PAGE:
Welcome to The Week in Direct-to-Consumer, a weekly roundup for marketers from Quad Insights that sums up the latest news in the DTC space.

Dieux enters wholesale for the first time, partnering with Sephora

DTC clinical skincare brand Dieux just entered its first wholesale partnership, launching on Sephora’s website Feb. 13 and in-store in early March, Cosmetic Design USA’s Cassandra Stern reports. Sephora will sell Dieux’s moisturizers, gels, creams and eye masks that have found traction on TikTok and Instagram, Stern notes, adding that “the move to expand from DTC sales to a more omnichannel approach fits neatly into Dieux’s overall growth strategy in 2024.”

The takeaway: Dieux joins a rapidly rising list of DTC brands embracing a hybrid retail approach.

See also: DTC skincare brand Curology recently launched a partnership with Amazon, as we noted in an earlier installment of The Week in Direct-to-Consumer.

Misfits Market launches fulfillment program for DTC brands

Misfits Market — the online grocer best known for selling distressed-looking (but still fresh and edible) produce that might otherwise be headed for a landfill — has formally launched an e-commerce fulfillment program for DTC brands, Grocery Dive’s Sam Silverstein reports. Silverstein notes that the program, called Fulfilled by Misfits, leverages Misfits’ five refrigerated warehouses and home delivery network to “store, pick, pack, fulfill and deliver products nationwide for its clients.” Fulfilled by Misfits’ current client list includes several DTC brands, including Spot & Tango, Cometeer and Magic Spoon, per the announcement.

The takeaway: With January 2024 ship-to-home grocery sales up 7.8% year-over-year, Misfits Market is positioning itself as a temperature-controlled logistics provider that can drive growth for DTC and other brands in the perishable-products space.

DTC skincare brand Hero Cosmetics runs its first Super Bowl ad

In an article titled “Regional Super Bowl ads for DTC brands—How Hero Cosmetics built awareness with its spot,” Ad Age’s Phoebe Bain explores the DTC brand’s decision to run its first Super Bowl spot. Best known for its Mighty Patch pimple patches, Bain notes that Hero elected to leverage a 30-second spot, “Pop Me,” that’s already been running on CTV — and the brand saved money by doing a regional/streaming buy (running in New York, Minneapolis and on Paramount+). Read the full story here.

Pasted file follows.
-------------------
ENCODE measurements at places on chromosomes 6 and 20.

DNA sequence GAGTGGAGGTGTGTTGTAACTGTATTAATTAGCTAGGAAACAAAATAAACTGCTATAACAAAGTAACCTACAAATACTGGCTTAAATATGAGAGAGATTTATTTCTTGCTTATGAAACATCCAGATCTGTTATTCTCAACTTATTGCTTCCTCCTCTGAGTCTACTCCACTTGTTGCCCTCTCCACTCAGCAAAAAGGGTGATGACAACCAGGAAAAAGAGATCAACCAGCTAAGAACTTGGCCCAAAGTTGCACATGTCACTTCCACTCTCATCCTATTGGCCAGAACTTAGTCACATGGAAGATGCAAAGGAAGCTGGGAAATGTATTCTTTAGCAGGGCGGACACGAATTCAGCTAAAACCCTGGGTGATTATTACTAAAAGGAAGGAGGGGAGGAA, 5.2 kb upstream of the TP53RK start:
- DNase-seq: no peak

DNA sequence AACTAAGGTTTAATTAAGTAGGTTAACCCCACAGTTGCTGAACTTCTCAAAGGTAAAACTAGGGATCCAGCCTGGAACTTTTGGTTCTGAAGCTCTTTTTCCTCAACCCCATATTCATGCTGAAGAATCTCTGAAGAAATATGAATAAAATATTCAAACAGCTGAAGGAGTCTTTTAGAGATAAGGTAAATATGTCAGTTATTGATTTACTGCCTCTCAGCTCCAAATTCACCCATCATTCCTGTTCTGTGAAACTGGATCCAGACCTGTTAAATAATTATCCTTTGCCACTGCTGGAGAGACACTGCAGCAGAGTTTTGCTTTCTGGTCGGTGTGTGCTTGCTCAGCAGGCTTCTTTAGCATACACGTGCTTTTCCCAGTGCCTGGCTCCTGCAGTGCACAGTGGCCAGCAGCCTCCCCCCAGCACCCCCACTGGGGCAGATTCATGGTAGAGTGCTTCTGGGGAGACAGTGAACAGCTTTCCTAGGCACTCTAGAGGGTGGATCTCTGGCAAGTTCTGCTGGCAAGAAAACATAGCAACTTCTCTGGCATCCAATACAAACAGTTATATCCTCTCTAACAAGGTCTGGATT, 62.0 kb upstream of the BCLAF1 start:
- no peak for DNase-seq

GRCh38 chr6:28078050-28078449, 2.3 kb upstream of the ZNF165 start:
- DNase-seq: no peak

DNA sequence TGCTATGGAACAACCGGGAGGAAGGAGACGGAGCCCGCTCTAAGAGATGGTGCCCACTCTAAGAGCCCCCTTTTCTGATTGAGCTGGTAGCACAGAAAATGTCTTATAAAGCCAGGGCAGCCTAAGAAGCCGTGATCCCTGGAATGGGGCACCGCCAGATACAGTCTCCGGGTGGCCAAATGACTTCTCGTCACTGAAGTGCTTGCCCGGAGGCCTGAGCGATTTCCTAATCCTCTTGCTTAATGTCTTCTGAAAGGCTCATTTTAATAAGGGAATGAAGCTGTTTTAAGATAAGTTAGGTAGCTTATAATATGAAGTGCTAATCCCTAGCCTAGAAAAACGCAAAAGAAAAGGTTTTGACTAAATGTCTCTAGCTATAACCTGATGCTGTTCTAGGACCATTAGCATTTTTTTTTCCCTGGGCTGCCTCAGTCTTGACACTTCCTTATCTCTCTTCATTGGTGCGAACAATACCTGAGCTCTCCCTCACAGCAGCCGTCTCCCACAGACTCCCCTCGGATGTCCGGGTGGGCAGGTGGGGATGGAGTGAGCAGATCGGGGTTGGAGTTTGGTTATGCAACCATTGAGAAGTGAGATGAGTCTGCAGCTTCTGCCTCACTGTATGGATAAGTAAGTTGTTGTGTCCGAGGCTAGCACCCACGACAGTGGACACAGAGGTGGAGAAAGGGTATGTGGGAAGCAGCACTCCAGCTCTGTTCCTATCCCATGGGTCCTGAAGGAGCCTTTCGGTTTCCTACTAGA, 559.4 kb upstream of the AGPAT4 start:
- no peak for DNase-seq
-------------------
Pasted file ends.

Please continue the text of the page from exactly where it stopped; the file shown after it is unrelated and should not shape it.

The takeaway: Hero’s Super Bowl strategy highlights one of the many ways in which DTC brands are increasingly looking to play in the marketing big leagues.

See also: Canned water brand Liquid Death recently rolled out a campaign encouraging brands to advertise on its packaging in lieu of the Super Bowl, as we noted in an earlier installment of The Week in Consumer Packaged Goods.

Ralph Lauren uses AI to optimize inventory as it boosts DTC

As Ralph Lauren continues to grow its DTC channel, the fashion brand is leveraging AI for inventory management, Consumer Goods Technology’s Liz Dominguez reports. Thus far, its AI-powered inventory optimization pilot has rolled out to European and Asian stores, but Dominguez notes that the company will scale the program across its business, especially as it continues to leverage data and AI for further DTC growth. “The DTC channels are really where the world of Ralph Lauren comes to life most powerfully… And that’s where we’ve invested most,” Ralph Lauren President & CEO Patrice Louvet told Dominguez.

The takeaway: While generative AI’s content creation powers are attention-grabbing, an increasing number of companies are leveraging AI to optimize operations. (More on this topic from Quad: “AI is driving retail and CPG revenue growth, new survey says.”)

Further reading

DTC retail strategy/DTC partnerships:

DTC trends:

DTC celebrity brand launches: